Students are generally happy, but Wi-Fi access could (of course!) be better.
Technology is woven into practically every aspect of the student experience. Whether students are enrolling in a course, submitting a paper, downloading an article from the library, FaceTiming with family, or streaming The Office between classes, they rely heavily on the digital resources provided by their institutions for their work, personal business, and leisure. Students are the largest group of end users IT units serve; as a result, their satisfaction with the technologies their institutions supply and support matters. And from what students tell us, their schools are doing a solid job of providing positive, comprehensive technology experiences. As in the past two years, more than three-quarters (79%) of respondents reported their overall technology experiences as good or excellent, and this was consistent across institution size and type, as well as key demographic factors such as gender, ethnicity, and age. Only 2% of students reported their experiences with technology as poor.
Other trends that also seem to be holding are those related to student experiences with access to campus Wi-Fi. While the majority of respondents (65%) rated their Wi-Fi login experience as favorable, our data suggest that some campus access points (APs) are still better than others. Our previous research has shown that student experience with technology as a whole is associated with the quality of their interactions with their campus networks.1 Libraries continue to be the most reliable spot on campus to connect to Wi-Fi, with the majority of respondents (81%) rating access as good or excellent, and classrooms/instructional spaces are a close second (74%). Sixty percent of respondents rated wireless access in student housing and dorms as positive, which is a slight increase from 2018 (52%). But with nearly a quarter (24%) of students reporting access as poor or fair in on-campus residences, room for improvement remains. And our results suggest that there's even more work to be done when it comes to Wi-Fi in outdoor spaces. These spaces on campus received the lowest marks for reliable access, with 38% of students reporting their experiences as poor or fair.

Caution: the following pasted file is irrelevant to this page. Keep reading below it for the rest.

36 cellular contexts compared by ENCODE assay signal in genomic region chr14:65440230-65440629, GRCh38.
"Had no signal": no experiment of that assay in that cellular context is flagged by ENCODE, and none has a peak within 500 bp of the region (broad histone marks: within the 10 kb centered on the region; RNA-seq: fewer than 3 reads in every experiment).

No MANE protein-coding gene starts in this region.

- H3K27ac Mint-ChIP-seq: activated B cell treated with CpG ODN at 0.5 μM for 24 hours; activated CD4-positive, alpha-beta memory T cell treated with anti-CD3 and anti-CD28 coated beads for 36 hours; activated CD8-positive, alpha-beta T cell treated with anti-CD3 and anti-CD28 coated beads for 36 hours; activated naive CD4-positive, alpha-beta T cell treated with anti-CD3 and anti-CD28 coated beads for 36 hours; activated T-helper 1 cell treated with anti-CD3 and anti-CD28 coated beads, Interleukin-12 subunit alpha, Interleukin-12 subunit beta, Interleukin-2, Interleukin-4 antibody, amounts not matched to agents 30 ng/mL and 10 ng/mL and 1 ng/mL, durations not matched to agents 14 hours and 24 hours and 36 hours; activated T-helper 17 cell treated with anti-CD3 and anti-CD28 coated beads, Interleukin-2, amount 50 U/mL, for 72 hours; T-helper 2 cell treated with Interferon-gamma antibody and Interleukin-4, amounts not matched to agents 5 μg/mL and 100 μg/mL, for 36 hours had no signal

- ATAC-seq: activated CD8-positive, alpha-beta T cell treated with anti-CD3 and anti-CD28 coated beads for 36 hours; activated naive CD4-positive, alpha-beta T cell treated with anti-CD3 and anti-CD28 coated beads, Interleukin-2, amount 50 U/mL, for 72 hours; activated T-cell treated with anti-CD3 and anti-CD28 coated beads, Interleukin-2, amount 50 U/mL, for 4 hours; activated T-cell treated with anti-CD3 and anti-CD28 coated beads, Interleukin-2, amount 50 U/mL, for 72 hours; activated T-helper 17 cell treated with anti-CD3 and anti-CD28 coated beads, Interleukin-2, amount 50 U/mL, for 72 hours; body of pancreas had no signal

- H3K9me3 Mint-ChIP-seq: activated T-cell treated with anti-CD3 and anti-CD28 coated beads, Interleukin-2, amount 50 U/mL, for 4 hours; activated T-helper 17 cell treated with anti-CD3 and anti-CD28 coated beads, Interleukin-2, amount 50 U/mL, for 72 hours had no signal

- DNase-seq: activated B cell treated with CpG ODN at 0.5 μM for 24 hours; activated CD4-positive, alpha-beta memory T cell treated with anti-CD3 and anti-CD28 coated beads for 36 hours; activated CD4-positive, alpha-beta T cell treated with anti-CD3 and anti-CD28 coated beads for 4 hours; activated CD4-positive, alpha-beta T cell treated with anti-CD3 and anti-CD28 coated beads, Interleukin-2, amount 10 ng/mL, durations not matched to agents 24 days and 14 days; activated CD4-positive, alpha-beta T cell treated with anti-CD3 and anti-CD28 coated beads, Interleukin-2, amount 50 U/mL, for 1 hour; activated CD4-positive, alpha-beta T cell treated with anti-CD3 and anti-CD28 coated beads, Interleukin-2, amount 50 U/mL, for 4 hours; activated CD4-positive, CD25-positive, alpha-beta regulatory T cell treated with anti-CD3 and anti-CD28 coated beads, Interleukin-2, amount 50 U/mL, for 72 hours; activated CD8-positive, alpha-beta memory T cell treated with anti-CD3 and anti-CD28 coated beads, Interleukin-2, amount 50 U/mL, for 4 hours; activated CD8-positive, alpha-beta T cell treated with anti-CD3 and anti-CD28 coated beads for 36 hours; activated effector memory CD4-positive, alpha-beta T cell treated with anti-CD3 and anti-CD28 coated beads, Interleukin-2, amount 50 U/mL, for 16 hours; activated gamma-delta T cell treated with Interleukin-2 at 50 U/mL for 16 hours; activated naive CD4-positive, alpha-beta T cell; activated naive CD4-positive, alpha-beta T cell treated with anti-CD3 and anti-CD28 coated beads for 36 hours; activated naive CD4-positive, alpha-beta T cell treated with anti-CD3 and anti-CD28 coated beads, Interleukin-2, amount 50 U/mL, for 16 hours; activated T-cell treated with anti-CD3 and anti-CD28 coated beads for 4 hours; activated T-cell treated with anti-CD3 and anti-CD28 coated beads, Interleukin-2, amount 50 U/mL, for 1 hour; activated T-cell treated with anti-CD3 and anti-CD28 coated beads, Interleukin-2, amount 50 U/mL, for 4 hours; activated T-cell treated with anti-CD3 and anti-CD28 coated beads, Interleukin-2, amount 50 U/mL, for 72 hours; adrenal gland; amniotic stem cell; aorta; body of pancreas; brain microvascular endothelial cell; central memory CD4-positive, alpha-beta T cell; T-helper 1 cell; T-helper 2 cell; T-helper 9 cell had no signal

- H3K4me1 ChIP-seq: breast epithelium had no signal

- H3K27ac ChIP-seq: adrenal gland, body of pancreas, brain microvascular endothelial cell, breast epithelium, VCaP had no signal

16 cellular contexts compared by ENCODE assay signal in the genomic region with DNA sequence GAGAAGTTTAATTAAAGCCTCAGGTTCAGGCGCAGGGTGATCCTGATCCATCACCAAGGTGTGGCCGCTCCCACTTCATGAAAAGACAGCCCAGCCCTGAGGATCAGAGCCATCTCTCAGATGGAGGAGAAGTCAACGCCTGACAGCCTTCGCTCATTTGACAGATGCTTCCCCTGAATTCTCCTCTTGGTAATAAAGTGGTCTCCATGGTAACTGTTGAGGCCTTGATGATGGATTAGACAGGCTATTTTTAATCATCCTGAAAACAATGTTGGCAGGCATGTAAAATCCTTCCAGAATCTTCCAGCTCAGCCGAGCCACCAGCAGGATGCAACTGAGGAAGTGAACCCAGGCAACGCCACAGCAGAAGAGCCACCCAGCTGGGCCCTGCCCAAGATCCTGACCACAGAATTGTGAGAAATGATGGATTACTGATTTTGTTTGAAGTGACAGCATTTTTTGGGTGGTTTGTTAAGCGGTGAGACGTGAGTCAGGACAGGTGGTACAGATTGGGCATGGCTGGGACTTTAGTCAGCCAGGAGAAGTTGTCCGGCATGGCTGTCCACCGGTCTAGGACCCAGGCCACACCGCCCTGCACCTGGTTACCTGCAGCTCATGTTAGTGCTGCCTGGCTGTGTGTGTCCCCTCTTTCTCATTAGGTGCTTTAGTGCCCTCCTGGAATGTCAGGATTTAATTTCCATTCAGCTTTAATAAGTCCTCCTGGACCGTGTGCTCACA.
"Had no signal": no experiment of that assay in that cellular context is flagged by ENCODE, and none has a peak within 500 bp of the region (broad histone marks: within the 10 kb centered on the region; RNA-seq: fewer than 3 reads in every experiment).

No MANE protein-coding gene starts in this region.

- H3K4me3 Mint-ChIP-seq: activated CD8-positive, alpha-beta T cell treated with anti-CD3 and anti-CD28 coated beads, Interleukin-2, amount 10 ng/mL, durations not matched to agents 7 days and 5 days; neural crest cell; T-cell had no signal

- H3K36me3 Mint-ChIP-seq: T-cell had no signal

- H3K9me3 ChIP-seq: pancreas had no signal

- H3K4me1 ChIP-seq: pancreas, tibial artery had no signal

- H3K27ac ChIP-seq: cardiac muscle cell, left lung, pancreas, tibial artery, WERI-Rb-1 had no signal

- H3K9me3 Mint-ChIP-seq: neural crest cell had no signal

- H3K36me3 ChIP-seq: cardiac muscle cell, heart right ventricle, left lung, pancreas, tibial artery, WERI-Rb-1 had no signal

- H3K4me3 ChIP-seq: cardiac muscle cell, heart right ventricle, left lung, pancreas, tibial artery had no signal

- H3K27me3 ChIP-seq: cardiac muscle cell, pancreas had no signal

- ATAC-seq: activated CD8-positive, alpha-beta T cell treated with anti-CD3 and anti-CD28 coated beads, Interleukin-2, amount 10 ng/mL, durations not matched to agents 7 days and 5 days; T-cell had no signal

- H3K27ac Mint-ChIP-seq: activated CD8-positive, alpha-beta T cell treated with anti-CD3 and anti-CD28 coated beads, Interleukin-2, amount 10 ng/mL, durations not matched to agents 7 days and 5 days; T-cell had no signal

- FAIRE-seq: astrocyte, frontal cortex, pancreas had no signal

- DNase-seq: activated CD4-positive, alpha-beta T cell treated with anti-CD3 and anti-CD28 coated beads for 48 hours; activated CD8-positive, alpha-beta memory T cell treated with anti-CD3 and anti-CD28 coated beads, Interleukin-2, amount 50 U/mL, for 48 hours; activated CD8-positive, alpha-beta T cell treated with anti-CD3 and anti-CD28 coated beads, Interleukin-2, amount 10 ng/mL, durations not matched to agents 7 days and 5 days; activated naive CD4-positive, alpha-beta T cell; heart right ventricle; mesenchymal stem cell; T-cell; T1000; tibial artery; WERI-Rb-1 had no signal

Although gains have been seen in positive experiences with Wi-Fi in campus housing and outdoor spaces since 2017, the needle is moving slowly (figure 4), and higher education IT should continue its efforts to improve the reliability of access in these areas. To decrease wireless network pain points in residence halls, IT units can look for solutions that cut down on connectivity confusion. For example, Elon University switched entirely to wireless in residence halls and then configured dual networks to funnel traffic on the basis of device type—one for academic workhorse tech such as laptops and another "gadget network" for gaming and other smart devices.2 Upgrading wireless access in dormitory rooms can greatly reduce (or eliminate entirely) the number of students who supply their own access points, which may interfere with each other and impact access.3 To increase outdoor connectivity, Kennesaw State University and other institutions have doubled the number of APs, using those with directional antennas to boost coverage. Selecting APs that are durable and waterproofing them for wet climates can also bolster their functionality, adding to their longevity.4 Improving Wi-Fi reliability in outdoor campus spaces can be particularly helpful for students on tight budgets, as it allows them to offset the costs of their own data plans by using secure public networks.
D. Christopher Brooks, ECAR Study of Undergraduate Students and Information Technology, 2016, research report (Louisville, CO: ECAR, October 2016), 17–18.↩︎
Chris Hayhurst, "Colleges Optimize Traffic on Busy Residence Hall Networks," EdTech, October 12, 2018.↩︎
Dan Tynan, "Colleges Tackle the Great Outdoors in Campus Wi-Fi Upgrades," EdTech, October 11, 2018.↩︎